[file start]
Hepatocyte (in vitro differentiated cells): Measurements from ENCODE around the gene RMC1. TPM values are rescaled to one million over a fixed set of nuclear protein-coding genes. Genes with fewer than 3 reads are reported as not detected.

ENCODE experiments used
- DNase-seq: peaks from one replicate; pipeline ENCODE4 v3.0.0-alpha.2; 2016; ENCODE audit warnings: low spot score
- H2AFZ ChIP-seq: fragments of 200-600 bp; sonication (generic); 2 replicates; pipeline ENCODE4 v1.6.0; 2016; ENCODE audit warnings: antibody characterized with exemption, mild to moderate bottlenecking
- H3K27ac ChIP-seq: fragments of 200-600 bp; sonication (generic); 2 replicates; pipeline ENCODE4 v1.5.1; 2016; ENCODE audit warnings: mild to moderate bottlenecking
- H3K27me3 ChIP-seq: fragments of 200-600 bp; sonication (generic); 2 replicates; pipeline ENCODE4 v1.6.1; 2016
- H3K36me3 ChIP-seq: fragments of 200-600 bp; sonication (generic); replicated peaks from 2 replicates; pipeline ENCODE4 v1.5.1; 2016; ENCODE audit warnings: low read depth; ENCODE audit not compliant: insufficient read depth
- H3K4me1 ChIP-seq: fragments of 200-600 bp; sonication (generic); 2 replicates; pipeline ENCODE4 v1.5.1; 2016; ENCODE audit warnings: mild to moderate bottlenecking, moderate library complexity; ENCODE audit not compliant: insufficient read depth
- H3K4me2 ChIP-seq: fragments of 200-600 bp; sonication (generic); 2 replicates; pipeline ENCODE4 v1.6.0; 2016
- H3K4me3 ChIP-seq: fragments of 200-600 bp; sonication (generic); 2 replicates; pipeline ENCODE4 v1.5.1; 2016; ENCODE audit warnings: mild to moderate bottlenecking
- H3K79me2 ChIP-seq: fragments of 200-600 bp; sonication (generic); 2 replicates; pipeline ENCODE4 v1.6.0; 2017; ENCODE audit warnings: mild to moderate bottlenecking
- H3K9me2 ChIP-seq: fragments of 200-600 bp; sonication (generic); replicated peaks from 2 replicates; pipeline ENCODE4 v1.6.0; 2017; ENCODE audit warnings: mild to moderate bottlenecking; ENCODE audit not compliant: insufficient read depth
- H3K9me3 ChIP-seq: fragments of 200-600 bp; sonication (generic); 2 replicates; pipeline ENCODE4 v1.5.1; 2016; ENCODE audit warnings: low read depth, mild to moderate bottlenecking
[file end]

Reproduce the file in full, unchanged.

Hepatocyte (in vitro differentiated cells): Measurements from ENCODE around the gene RMC1. TPM values are rescaled to one million over a fixed set of nuclear protein-coding genes. Genes with fewer than 3 reads are reported as not detected.

ENCODE experiments used
- DNase-seq: peaks from one replicate; pipeline ENCODE4 v3.0.0-alpha.2; 2016; ENCODE audit warnings: low spot score
- H2AFZ ChIP-seq: fragments of 200-600 bp; sonication (generic); 2 replicates; pipeline ENCODE4 v1.6.0; 2016; ENCODE audit warnings: antibody characterized with exemption, mild to moderate bottlenecking
- H3K27ac ChIP-seq: fragments of 200-600 bp; sonication (generic); 2 replicates; pipeline ENCODE4 v1.5.1; 2016; ENCODE audit warnings: mild to moderate bottlenecking
- H3K27me3 ChIP-seq: fragments of 200-600 bp; sonication (generic); 2 replicates; pipeline ENCODE4 v1.6.1; 2016
- H3K36me3 ChIP-seq: fragments of 200-600 bp; sonication (generic); replicated peaks from 2 replicates; pipeline ENCODE4 v1.5.1; 2016; ENCODE audit warnings: low read depth; ENCODE audit not compliant: insufficient read depth
- H3K4me1 ChIP-seq: fragments of 200-600 bp; sonication (generic); 2 replicates; pipeline ENCODE4 v1.5.1; 2016; ENCODE audit warnings: mild to moderate bottlenecking, moderate library complexity; ENCODE audit not compliant: insufficient read depth
- H3K4me2 ChIP-seq: fragments of 200-600 bp; sonication (generic); 2 replicates; pipeline ENCODE4 v1.6.0; 2016
- H3K4me3 ChIP-seq: fragments of 200-600 bp; sonication (generic); 2 replicates; pipeline ENCODE4 v1.5.1; 2016; ENCODE audit warnings: mild to moderate bottlenecking
- H3K79me2 ChIP-seq: fragments of 200-600 bp; sonication (generic); 2 replicates; pipeline ENCODE4 v1.6.0; 2017; ENCODE audit warnings: mild to moderate bottlenecking
- H3K9me2 ChIP-seq: fragments of 200-600 bp; sonication (generic); replicated peaks from 2 replicates; pipeline ENCODE4 v1.6.0; 2017; ENCODE audit warnings: mild to moderate bottlenecking; ENCODE audit not compliant: insufficient read depth
- H3K9me3 ChIP-seq: fragments of 200-600 bp; sonication (generic); 2 replicates; pipeline ENCODE4 v1.5.1; 2016; ENCODE audit warnings: low read depth, mild to moderate bottlenecking